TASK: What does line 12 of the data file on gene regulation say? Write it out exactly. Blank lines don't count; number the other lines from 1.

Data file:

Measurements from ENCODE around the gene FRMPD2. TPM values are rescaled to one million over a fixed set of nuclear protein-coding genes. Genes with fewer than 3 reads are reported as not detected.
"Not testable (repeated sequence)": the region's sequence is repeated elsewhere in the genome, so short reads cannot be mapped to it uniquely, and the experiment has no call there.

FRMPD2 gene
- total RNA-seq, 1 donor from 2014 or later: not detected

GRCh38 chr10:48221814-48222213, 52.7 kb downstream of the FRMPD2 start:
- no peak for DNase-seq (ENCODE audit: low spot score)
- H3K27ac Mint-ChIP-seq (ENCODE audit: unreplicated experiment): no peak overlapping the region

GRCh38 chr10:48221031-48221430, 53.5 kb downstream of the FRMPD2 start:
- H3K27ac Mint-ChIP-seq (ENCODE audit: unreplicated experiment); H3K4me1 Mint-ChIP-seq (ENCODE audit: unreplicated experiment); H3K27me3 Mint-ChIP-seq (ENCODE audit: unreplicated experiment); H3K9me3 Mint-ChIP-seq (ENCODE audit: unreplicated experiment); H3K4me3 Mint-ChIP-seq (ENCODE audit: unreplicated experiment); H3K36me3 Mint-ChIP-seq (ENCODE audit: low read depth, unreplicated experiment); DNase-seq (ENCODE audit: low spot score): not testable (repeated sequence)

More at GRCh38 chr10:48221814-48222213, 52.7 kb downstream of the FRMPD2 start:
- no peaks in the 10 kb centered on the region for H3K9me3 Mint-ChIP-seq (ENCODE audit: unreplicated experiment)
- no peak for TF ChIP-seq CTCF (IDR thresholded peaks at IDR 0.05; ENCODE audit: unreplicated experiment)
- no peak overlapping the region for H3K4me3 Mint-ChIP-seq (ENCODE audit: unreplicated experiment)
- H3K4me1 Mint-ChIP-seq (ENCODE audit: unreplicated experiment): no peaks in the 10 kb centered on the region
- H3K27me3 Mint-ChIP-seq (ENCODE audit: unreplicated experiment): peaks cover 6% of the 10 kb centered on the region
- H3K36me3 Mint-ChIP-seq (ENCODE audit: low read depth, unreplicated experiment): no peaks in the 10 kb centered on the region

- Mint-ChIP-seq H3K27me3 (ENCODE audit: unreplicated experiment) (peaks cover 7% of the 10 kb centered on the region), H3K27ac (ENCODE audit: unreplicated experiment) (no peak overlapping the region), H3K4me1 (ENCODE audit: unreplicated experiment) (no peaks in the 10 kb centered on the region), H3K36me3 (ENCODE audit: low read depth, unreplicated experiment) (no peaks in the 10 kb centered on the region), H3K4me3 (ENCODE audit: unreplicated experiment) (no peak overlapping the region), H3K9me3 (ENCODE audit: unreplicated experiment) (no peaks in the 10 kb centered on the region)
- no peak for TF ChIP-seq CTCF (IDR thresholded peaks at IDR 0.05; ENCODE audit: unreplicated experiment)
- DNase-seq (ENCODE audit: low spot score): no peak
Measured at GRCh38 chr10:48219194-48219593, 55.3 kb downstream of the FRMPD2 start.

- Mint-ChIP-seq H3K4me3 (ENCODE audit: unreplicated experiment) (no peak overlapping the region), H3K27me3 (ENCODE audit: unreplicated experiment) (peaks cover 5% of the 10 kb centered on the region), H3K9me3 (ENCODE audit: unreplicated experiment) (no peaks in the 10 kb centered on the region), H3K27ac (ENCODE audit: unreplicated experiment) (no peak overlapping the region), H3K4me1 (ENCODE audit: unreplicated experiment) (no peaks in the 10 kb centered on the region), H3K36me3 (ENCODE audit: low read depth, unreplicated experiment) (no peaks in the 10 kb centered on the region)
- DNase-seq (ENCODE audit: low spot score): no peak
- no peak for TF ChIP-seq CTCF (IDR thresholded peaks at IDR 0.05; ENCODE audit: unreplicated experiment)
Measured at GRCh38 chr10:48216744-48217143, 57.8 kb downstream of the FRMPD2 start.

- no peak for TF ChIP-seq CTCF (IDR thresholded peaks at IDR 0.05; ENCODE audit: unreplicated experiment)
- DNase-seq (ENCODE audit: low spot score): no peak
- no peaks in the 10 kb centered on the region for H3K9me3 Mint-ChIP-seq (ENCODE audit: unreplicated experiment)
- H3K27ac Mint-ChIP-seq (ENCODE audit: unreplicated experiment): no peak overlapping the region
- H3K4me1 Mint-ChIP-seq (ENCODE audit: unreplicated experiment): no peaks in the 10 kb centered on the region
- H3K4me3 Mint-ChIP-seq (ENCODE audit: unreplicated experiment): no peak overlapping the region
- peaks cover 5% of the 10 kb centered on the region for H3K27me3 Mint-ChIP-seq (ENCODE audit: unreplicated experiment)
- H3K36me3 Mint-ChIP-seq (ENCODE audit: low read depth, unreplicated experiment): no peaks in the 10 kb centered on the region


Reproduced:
- no peak for TF ChIP-seq CTCF (IDR thresholded peaks at IDR 0.05; ENCODE audit: unreplicated experiment)